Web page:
Boris Timofeevich Matienko and Early Research on Cucurbit Crops at the Moldavian Academy of Sciences

Author:
Charles S. Krasnow Department of Postharvest Science, Agricultural Research Organization, Volcani Institute, Rishon LeZion, Israel; and Robert H. Smith Faculty of Agriculture, Food, and Environment, Hebrew University of Jerusalem, Rehovot, Israel

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Abstract

Boris Timofeevich Matienko (1929–2004) was a respected plant anatomist and physiologist in Soviet Moldova. Matienko’s research was primarily on the growth, development, and senescence of cucurbits, as well as apples, plums, and other vegetable crops. His studies provided a wealth of information to those interested in the anatomic structure of pumpkins, squash, gourds, watermelon, and minor Cucurbitaceae. Using insightful and detailed descriptions, he depicted cellular changes of the fruit during development, aging, and senescence. Practical experiments on storage corroborated his detailed microscope studies. Matienko worked during a time when the problems of the agriculture sector in Moldova were immense and varied, and he faced structural and societal challenges that underscore his scientific accomplishments. The quality of cucurbits grown in Moldova and the region improved as a result of this research. He was widely respected by colleagues and the scientific community, and his work continues to provide insight to researchers of these important crops.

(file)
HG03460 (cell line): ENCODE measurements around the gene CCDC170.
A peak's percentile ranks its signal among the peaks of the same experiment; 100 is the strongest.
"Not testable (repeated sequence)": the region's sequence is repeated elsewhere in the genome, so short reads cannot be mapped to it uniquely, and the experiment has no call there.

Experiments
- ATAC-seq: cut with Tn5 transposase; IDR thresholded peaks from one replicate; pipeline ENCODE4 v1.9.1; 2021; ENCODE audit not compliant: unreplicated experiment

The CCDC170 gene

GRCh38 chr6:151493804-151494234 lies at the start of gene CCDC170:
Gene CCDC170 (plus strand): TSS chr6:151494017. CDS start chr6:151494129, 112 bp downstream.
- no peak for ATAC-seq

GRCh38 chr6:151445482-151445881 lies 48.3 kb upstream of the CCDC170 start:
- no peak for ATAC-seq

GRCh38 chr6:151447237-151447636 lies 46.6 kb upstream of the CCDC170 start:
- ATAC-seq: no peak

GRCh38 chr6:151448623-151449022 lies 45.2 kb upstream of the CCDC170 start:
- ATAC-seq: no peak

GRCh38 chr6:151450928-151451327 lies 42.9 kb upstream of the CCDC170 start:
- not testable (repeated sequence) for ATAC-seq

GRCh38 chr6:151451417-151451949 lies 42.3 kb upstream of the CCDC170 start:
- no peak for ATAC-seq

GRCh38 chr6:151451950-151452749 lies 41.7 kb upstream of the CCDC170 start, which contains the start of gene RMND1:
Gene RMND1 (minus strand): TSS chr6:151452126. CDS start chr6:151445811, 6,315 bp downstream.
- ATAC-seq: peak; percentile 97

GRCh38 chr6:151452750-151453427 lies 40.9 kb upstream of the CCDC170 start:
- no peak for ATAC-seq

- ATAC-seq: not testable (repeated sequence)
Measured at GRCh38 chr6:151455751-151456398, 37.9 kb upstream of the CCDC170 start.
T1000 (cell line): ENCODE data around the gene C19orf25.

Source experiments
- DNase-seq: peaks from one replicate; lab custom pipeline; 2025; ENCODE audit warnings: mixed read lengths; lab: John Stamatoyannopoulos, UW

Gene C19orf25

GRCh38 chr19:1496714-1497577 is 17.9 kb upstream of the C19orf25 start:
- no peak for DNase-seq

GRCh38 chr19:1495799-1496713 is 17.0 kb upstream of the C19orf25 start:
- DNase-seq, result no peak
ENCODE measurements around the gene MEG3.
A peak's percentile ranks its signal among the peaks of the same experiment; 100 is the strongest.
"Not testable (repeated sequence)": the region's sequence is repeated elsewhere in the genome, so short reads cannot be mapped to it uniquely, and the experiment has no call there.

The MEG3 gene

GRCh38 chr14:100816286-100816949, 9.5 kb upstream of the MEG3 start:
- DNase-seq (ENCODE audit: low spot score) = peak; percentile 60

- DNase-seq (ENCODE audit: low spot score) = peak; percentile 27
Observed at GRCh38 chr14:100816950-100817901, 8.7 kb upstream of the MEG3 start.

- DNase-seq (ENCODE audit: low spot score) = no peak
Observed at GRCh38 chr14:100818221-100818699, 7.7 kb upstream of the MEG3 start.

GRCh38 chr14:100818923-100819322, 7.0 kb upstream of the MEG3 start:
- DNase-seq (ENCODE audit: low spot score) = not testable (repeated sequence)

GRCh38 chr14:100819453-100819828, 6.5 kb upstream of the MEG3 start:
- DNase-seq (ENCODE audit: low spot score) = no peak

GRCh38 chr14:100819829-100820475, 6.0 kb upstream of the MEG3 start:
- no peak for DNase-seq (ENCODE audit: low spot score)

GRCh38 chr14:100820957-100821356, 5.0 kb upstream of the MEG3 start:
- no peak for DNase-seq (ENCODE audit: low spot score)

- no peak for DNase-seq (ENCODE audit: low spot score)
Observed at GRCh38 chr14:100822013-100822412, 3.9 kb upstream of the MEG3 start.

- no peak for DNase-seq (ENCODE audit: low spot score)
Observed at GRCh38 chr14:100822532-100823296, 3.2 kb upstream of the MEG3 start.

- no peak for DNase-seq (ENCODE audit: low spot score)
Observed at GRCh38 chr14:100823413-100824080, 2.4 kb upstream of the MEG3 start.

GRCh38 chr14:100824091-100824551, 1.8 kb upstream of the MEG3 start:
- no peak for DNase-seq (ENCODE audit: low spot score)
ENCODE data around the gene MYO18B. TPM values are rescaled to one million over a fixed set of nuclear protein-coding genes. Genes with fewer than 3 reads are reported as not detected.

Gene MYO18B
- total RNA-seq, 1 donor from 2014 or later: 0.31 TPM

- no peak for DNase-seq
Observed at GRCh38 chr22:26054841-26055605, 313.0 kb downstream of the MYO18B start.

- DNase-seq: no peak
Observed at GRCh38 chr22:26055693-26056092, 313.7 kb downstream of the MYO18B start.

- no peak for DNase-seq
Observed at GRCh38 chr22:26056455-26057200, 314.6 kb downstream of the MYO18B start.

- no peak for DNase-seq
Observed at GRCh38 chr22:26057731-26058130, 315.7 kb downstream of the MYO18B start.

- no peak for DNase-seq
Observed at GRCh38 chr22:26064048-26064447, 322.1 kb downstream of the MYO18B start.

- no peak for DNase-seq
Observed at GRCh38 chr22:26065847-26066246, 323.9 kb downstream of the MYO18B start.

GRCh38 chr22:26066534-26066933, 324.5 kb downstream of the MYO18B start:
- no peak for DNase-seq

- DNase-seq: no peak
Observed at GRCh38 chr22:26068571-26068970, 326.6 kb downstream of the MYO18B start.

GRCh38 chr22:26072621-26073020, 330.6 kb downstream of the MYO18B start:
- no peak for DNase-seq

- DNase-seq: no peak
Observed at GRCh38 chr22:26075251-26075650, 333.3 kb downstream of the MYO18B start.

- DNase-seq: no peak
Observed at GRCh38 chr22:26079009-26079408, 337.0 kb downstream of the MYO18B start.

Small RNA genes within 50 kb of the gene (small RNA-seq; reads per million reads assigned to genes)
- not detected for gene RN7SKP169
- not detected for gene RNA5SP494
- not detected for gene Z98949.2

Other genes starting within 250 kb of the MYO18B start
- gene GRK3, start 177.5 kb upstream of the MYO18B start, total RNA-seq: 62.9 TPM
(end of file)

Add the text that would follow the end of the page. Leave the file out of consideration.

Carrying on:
At the start of 1959, Boris T. Matienko was invited to head the department of plant physiology at the Moldavian branch of the Soviet Academy of Sciences. The diversity of fruit and vegetable crops grown in Moldova required a scientist for this role with broad interests and knowledge, who could conduct practical and fundamental research. Matienko arrived at the Academy from Tiraspol University, where he had demonstrated his abilities with research on plant anatomy and physiology of vegetable crops. At the Academy, Matienko would integrate his capabilities in plant research, breadth of knowledge, and prolific writing to become one of the great biologists of Moldova. In more than 40 years as a researcher, Matienko conducted comprehensive studies on cell structure, carpology, anatomy, development, and senescence of cucurbits and other specialty crops that are still appreciated to this day.